I don’t want you to feel responsible for me feeling responsible for your worry. I’m not blaming you for it either. I’m just telling you how I feel. Isn’t that what you want? Such mixed messages! … And more mother-induced trauma.
Just kidding. I’m over it. Glad that you and your chaise finally found homes.
Home. Some people seem to slide in easily. They appear comfortable in their space no matter what surrounds them. I am not one of those people. I’ve re-made home enough to know that I must put deliberate effort into feeling oriented and grounded. The process is always slow and harrowing.
I try to expedite it by walking around aimlessly (usually in the direction of a grocery store) to learn the grounds. I mark new territory with familiar scents – I burn candles, incense, cookies. I fill new space with things that mark my permanence – glass containers of grains and spices, tubs of tea, jars of oils and lotions, bottles of nail polish. Also rituals. Tea in the morning; Shabbat dinner; roasting vegetables Sunday afternoon; long runs on the weekend.
One of my favorite time and space-marking rituals is our annual Rosh Hashana/Yom Kippur Cleanse. It helps me understand the passage of time, connect with my body and reflect. This year’s cleanse seems particularly important.
As is, the cleanse dietary rituals are easy for me. I want an additional mind-body challenge.
Rebecca inspired me to consider meditation as a daily practice. I do not have patience for stillness. Thus, I will be incorporating 10 minutes of daily meditation in my 10 day cleanse. I’m already annoyed by the time commitment, but I need to be forced to take a pause. For the past year, I have been moving at lightening speed, and I need processing time in order to feel oriented.
In the spirit of the cleanse, below are two cleanse appropriate, Rosh Hashana inspired recipes. You will be here in three days to see my home firsthand! I’m really looking forward to shlepping you to Berkeley Bowl and making Rosh Hashana meals together.
For most people, the high holidays smell like warm chunks of meet and heavy kugels. My High Holiday food memories are decorated with colorful salads. Our post-service lunches always contain a large variety of salads – big bowls of kale with avocado, pomegranate studded tabouleh, etc – for starving guests to nosh when they first arrive from after never-ending morning services. My new salad idea is just sweet enough to be Rosh Hashana appropriate: chopped apples, arugula and celery in a creamy honey- tahini dressing.
Chopped Apples, Arugula and Celery with Creamy Honey-Tahini Dressing
Serves: 5 – 10 depending on portion size
Prep Time: 15-20 minutes
- 1/4 teaspoon salt
- 2 garlic gloves, crushed
- 1 tsp fresh rosemary leaves, chopped
- 1 tsp fresh thyme leaves, chopped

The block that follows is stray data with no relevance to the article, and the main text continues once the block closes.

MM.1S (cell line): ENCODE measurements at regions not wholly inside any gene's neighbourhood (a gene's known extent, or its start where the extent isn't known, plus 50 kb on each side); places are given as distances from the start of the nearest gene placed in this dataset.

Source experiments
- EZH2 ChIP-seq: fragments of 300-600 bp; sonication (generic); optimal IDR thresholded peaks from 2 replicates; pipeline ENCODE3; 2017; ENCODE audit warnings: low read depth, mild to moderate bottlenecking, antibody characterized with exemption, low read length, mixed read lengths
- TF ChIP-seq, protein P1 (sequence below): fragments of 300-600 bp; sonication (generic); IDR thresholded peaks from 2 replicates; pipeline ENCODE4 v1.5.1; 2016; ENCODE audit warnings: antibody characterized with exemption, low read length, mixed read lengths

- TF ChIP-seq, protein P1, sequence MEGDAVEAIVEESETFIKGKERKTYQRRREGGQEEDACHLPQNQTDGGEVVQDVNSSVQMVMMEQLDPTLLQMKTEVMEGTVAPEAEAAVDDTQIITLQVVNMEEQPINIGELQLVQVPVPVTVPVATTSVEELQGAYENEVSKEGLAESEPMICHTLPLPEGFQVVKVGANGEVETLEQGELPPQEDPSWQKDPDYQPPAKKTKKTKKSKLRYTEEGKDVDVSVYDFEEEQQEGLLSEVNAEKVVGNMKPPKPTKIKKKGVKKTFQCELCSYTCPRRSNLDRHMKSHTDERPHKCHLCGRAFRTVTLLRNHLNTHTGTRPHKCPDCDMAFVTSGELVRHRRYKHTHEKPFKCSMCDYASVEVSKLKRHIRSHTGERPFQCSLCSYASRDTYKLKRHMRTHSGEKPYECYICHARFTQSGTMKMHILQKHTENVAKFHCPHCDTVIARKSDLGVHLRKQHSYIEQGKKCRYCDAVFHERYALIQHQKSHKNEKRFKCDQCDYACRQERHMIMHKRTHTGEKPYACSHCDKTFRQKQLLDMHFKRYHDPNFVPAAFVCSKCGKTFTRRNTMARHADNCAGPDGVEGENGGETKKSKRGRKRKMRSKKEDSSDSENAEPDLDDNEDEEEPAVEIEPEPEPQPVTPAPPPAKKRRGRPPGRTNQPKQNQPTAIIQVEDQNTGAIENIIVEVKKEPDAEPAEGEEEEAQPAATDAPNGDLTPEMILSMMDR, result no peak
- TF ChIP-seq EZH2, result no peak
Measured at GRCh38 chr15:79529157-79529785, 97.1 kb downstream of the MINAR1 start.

- 1 tbs honey (nix it for the cleanse)
- 1/3 cup apple cider vingegar
- 1/3 cup crude tahini
- plenty of fresh black pepper
- 4 celery stalks, sliced thinly
- 3 – 4 good, sweet, crunchy apples, sliced thinly
- 3 cups arugula, chopped
- 2 medium stalks of spring onions, chopped
- 1/3 cup toasted walnuts
First, make the dressing. Make sure your garlic is crushed well and herbs are finely chopped. Add all ingredients to a jar or bowl. Stir well, until all ingredients are combined and smooth. Add black pepper as desired. Let sit for at least one hour before use.
No more than one hour before serving, chop celery, apples, arugula and spring onions. Toast and crush walnuts and allow to cool. Pile all ingredients in a bowl, add 1/3 c dressing and toss until apples, arugula and celery pieces are coated. Serve immediately.
Green Goddess Tahini Dressing
Serves: many, many salads
Prep time: 15 minutes
This dressing livens up any salad. It’s grain mixed into grain bowls, slathered over roasted veggies or tossed into simple lettuce salads.
- 1 bunch fresh chives
- 1 bunch flat leaf parsley
- 1 bunch fresh tarragon
- 1 bunch fresh scallions
- 2 cloves garlic
- 2 tbs tahini
- ½ cup plain yogurt
- 1 tbs lemon zest
- juice of 2 lemons
- ½ tsp sea salt
- freshly ground black pepper
Simply place all ingredients in food processor and blend until smooth liquid consistency is formed. Add salt and pepper too taste. If too pungent, add additional yogurt.
In the salad pictured, I topped a salad of mixed greens, tomatoes, cucumbers, carrots, celery, roasted beets and chopped arugula with swirls of Green Goddess dressing, tahini, a drizzle of olive oil and fresh ground black pepper.
You should really open a restaurant, you know…
Shana Tova, Shaina tova! P.S. If you ever want to go to Davis for Shabbat or anytime, my best friend lives there. It’s right nearby!